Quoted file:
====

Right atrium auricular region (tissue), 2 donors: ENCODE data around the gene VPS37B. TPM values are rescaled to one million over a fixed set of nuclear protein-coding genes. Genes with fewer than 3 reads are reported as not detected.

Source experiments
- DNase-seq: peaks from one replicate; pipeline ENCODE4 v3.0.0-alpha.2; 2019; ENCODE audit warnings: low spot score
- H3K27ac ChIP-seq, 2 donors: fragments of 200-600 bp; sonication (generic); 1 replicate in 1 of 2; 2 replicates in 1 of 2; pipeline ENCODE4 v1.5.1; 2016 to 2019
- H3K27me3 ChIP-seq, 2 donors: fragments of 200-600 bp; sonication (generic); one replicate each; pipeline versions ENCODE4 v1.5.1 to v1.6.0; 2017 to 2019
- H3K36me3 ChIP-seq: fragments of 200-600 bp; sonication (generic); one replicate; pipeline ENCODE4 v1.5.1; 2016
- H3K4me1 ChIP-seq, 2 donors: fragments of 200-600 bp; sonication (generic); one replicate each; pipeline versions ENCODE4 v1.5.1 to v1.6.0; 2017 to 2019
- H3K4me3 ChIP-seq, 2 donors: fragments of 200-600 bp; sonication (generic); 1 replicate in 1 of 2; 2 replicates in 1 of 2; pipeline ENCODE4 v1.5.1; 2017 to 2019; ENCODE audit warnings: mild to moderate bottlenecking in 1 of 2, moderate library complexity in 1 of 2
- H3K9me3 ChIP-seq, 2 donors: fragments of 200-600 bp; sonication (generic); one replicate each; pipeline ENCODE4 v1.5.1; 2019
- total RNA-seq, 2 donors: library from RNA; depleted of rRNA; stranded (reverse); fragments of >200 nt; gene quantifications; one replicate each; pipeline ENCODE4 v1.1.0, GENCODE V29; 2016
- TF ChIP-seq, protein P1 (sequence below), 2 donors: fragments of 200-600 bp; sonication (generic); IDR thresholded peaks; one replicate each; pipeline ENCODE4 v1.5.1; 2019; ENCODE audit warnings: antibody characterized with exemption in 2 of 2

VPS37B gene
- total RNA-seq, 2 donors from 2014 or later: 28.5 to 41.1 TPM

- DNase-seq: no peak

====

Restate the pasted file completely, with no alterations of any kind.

Right atrium auricular region (tissue), 2 donors: ENCODE data around the gene VPS37B. TPM values are rescaled to one million over a fixed set of nuclear protein-coding genes. Genes with fewer than 3 reads are reported as not detected.

Source experiments
- DNase-seq: peaks from one replicate; pipeline ENCODE4 v3.0.0-alpha.2; 2019; ENCODE audit warnings: low spot score
- H3K27ac ChIP-seq, 2 donors: fragments of 200-600 bp; sonication (generic); 1 replicate in 1 of 2; 2 replicates in 1 of 2; pipeline ENCODE4 v1.5.1; 2016 to 2019
- H3K27me3 ChIP-seq, 2 donors: fragments of 200-600 bp; sonication (generic); one replicate each; pipeline versions ENCODE4 v1.5.1 to v1.6.0; 2017 to 2019
- H3K36me3 ChIP-seq: fragments of 200-600 bp; sonication (generic); one replicate; pipeline ENCODE4 v1.5.1; 2016
- H3K4me1 ChIP-seq, 2 donors: fragments of 200-600 bp; sonication (generic); one replicate each; pipeline versions ENCODE4 v1.5.1 to v1.6.0; 2017 to 2019
- H3K4me3 ChIP-seq, 2 donors: fragments of 200-600 bp; sonication (generic); 1 replicate in 1 of 2; 2 replicates in 1 of 2; pipeline ENCODE4 v1.5.1; 2017 to 2019; ENCODE audit warnings: mild to moderate bottlenecking in 1 of 2, moderate library complexity in 1 of 2
- H3K9me3 ChIP-seq, 2 donors: fragments of 200-600 bp; sonication (generic); one replicate each; pipeline ENCODE4 v1.5.1; 2019
- total RNA-seq, 2 donors: library from RNA; depleted of rRNA; stranded (reverse); fragments of >200 nt; gene quantifications; one replicate each; pipeline ENCODE4 v1.1.0, GENCODE V29; 2016
- TF ChIP-seq, protein P1 (sequence below), 2 donors: fragments of 200-600 bp; sonication (generic); IDR thresholded peaks; one replicate each; pipeline ENCODE4 v1.5.1; 2019; ENCODE audit warnings: antibody characterized with exemption in 2 of 2

VPS37B gene
- total RNA-seq, 2 donors from 2014 or later: 28.5 to 41.1 TPM

- DNase-seq: no peak